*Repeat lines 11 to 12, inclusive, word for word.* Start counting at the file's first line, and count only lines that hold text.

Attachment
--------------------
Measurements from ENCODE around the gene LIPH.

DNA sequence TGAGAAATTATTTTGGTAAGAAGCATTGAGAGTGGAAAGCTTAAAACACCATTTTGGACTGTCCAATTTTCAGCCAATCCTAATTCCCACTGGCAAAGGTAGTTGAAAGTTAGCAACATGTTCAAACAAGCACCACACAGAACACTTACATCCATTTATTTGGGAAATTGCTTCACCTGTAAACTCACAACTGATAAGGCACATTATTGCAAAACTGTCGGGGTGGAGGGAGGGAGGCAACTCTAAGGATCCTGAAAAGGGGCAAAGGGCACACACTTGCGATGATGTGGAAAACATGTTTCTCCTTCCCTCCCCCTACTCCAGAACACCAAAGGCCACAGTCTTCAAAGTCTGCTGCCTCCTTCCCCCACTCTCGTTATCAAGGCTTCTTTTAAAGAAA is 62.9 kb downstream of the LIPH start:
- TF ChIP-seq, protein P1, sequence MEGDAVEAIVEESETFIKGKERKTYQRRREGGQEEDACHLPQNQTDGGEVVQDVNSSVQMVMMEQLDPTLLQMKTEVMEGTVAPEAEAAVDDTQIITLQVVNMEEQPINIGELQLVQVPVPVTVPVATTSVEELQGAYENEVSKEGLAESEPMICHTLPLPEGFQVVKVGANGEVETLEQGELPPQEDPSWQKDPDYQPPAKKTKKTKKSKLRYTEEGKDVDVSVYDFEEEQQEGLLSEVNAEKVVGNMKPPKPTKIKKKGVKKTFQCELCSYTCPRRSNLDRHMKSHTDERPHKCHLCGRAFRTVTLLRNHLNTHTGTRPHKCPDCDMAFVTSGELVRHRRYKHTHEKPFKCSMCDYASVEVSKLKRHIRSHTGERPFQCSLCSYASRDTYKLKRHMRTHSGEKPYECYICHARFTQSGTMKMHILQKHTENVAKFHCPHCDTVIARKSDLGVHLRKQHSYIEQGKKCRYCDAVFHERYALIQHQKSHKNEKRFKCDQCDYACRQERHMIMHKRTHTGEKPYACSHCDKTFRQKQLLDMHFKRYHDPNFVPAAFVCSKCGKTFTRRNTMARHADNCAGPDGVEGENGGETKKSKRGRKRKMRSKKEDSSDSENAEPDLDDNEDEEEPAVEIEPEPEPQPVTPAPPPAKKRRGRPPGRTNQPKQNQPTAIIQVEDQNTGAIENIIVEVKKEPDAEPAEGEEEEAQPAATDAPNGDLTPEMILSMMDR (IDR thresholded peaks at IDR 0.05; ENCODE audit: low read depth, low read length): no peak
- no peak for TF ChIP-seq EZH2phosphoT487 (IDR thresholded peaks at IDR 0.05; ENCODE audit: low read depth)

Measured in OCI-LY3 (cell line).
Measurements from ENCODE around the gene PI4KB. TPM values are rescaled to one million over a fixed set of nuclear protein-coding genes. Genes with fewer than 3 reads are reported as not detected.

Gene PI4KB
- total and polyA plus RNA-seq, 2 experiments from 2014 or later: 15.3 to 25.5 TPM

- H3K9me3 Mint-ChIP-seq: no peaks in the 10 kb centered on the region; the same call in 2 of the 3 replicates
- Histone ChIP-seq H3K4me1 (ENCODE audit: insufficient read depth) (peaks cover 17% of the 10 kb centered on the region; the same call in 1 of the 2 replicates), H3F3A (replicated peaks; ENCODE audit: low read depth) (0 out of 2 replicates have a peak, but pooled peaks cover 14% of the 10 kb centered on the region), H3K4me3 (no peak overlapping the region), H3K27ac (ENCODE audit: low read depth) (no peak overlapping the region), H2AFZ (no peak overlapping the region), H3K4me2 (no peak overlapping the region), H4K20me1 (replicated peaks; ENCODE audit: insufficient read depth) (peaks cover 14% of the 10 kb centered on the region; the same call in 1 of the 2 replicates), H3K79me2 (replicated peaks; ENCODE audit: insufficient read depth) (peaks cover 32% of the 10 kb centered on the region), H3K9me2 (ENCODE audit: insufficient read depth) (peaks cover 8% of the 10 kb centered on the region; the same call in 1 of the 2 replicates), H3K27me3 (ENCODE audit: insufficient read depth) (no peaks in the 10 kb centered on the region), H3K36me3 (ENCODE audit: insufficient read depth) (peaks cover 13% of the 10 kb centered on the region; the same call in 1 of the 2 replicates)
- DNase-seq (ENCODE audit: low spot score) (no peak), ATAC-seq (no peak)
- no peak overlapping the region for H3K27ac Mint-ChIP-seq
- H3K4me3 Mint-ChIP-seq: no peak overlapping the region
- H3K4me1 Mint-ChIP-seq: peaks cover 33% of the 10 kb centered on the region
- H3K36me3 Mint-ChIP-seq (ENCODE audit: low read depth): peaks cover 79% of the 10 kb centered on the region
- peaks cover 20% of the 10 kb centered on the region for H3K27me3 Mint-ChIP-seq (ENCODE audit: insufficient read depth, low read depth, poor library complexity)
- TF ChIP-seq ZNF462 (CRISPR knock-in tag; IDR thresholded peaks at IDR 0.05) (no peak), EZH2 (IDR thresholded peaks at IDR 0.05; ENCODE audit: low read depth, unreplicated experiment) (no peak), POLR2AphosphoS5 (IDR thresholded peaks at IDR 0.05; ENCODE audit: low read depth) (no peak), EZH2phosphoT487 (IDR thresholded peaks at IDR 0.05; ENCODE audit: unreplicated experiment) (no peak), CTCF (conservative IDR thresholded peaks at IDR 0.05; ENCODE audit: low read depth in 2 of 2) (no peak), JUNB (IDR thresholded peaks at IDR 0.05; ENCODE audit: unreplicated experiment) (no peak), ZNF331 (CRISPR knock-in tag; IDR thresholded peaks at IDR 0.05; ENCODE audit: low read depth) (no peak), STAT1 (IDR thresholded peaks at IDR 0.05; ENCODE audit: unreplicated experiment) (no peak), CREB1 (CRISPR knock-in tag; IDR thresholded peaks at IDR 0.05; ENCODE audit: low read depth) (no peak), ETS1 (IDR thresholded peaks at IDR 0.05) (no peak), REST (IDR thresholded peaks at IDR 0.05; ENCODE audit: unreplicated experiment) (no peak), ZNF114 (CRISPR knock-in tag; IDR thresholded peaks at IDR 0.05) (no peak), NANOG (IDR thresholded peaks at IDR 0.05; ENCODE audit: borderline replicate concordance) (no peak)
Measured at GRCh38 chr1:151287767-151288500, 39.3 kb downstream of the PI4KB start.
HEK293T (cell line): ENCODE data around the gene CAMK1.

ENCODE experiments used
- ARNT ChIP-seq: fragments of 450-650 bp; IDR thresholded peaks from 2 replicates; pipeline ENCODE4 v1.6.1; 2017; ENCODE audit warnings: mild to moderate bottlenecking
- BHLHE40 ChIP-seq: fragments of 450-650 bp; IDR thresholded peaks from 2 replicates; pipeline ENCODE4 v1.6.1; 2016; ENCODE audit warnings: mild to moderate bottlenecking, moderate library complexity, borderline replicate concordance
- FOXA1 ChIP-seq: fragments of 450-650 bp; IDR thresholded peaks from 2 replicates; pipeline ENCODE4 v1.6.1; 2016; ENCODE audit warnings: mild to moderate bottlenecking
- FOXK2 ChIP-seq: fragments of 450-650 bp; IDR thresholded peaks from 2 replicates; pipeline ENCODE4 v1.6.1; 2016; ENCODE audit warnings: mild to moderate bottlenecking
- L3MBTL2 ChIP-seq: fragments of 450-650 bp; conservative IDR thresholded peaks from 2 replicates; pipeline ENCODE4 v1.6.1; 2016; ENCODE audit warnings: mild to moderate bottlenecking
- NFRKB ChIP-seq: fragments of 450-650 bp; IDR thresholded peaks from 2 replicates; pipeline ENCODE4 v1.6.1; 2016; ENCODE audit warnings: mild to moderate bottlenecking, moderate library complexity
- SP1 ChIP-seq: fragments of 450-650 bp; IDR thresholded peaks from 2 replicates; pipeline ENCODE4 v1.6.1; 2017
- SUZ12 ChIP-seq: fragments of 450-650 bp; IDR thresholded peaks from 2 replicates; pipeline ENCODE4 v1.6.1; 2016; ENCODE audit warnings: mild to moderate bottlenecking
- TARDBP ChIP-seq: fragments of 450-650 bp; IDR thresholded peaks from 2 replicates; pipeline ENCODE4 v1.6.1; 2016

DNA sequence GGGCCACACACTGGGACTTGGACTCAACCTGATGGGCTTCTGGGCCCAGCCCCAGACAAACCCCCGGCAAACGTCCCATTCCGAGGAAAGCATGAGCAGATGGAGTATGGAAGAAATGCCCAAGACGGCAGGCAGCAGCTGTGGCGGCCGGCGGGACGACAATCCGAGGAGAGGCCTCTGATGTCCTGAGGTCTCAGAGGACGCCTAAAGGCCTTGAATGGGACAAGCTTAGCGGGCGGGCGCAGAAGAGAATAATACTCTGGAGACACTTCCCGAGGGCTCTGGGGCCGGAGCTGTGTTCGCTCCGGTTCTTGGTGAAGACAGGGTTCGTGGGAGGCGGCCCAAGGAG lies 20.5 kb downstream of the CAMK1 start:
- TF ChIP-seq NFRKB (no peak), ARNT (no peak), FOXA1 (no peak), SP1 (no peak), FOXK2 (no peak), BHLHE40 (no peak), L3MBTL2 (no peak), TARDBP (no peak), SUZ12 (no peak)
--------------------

- DNase-seq (ENCODE audit: low spot score) (no peak), ATAC-seq (no peak)
- no peak overlapping the region for H3K27ac Mint-ChIP-seq